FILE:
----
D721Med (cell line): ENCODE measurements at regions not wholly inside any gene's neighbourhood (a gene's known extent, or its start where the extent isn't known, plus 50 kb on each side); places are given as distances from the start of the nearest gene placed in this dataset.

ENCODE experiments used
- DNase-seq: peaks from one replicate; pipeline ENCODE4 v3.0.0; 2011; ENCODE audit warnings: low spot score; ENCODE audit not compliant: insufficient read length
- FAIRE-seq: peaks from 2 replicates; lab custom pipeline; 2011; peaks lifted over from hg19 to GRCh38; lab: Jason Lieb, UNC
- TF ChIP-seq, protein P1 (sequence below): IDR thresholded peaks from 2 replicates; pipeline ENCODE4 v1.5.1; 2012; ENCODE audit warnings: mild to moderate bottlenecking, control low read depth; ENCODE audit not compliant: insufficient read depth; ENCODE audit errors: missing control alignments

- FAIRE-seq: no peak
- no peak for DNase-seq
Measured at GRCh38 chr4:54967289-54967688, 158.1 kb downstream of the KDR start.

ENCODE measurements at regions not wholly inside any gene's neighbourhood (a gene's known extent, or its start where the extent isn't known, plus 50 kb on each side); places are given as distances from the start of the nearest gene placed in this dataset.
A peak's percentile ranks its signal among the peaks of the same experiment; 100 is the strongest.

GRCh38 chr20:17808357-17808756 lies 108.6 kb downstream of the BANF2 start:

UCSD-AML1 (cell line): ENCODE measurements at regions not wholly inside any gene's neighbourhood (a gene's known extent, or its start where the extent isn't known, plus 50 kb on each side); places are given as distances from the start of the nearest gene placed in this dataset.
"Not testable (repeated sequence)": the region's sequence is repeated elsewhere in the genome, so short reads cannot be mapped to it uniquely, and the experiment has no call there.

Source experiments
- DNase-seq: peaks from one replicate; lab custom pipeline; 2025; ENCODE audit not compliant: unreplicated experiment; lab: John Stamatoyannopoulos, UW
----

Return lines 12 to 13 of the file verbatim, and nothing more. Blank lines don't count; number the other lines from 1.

UCSD-AML1 (cell line): ENCODE measurements at regions not wholly inside any gene's neighbourhood (a gene's known extent, or its start where the extent isn't known, plus 50 kb on each side); places are given as distances from the start of the nearest gene placed in this dataset.
"Not testable (repeated sequence)": the region's sequence is repeated elsewhere in the genome, so short reads cannot be mapped to it uniquely, and the experiment has no call there.